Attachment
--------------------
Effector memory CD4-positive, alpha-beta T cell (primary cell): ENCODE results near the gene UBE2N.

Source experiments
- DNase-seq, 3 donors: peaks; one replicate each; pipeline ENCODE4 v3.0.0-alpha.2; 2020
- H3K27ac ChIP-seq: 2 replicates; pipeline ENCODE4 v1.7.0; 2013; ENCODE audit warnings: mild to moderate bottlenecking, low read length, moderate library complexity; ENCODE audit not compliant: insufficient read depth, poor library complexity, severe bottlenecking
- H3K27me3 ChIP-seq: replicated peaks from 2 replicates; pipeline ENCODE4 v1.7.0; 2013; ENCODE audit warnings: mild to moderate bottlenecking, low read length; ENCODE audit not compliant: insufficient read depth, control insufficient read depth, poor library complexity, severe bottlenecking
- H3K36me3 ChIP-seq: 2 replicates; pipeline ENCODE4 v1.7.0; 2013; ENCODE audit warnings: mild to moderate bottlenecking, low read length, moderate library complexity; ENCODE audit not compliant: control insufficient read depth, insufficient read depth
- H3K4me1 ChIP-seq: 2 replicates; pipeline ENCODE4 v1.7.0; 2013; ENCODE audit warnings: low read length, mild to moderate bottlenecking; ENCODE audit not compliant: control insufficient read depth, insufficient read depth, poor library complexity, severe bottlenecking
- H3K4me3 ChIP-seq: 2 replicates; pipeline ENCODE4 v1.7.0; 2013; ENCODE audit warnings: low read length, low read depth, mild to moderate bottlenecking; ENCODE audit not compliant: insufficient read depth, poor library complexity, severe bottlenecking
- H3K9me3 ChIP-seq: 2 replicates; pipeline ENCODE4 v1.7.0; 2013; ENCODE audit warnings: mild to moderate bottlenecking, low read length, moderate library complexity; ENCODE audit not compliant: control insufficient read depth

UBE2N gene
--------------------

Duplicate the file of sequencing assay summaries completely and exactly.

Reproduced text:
Effector memory CD4-positive, alpha-beta T cell (primary cell): ENCODE results near the gene UBE2N.

Source experiments
- DNase-seq, 3 donors: peaks; one replicate each; pipeline ENCODE4 v3.0.0-alpha.2; 2020
- H3K27ac ChIP-seq: 2 replicates; pipeline ENCODE4 v1.7.0; 2013; ENCODE audit warnings: mild to moderate bottlenecking, low read length, moderate library complexity; ENCODE audit not compliant: insufficient read depth, poor library complexity, severe bottlenecking
- H3K27me3 ChIP-seq: replicated peaks from 2 replicates; pipeline ENCODE4 v1.7.0; 2013; ENCODE audit warnings: mild to moderate bottlenecking, low read length; ENCODE audit not compliant: insufficient read depth, control insufficient read depth, poor library complexity, severe bottlenecking
- H3K36me3 ChIP-seq: 2 replicates; pipeline ENCODE4 v1.7.0; 2013; ENCODE audit warnings: mild to moderate bottlenecking, low read length, moderate library complexity; ENCODE audit not compliant: control insufficient read depth, insufficient read depth
- H3K4me1 ChIP-seq: 2 replicates; pipeline ENCODE4 v1.7.0; 2013; ENCODE audit warnings: low read length, mild to moderate bottlenecking; ENCODE audit not compliant: control insufficient read depth, insufficient read depth, poor library complexity, severe bottlenecking
- H3K4me3 ChIP-seq: 2 replicates; pipeline ENCODE4 v1.7.0; 2013; ENCODE audit warnings: low read length, low read depth, mild to moderate bottlenecking; ENCODE audit not compliant: insufficient read depth, poor library complexity, severe bottlenecking
- H3K9me3 ChIP-seq: 2 replicates; pipeline ENCODE4 v1.7.0; 2013; ENCODE audit warnings: mild to moderate bottlenecking, low read length, moderate library complexity; ENCODE audit not compliant: control insufficient read depth

UBE2N gene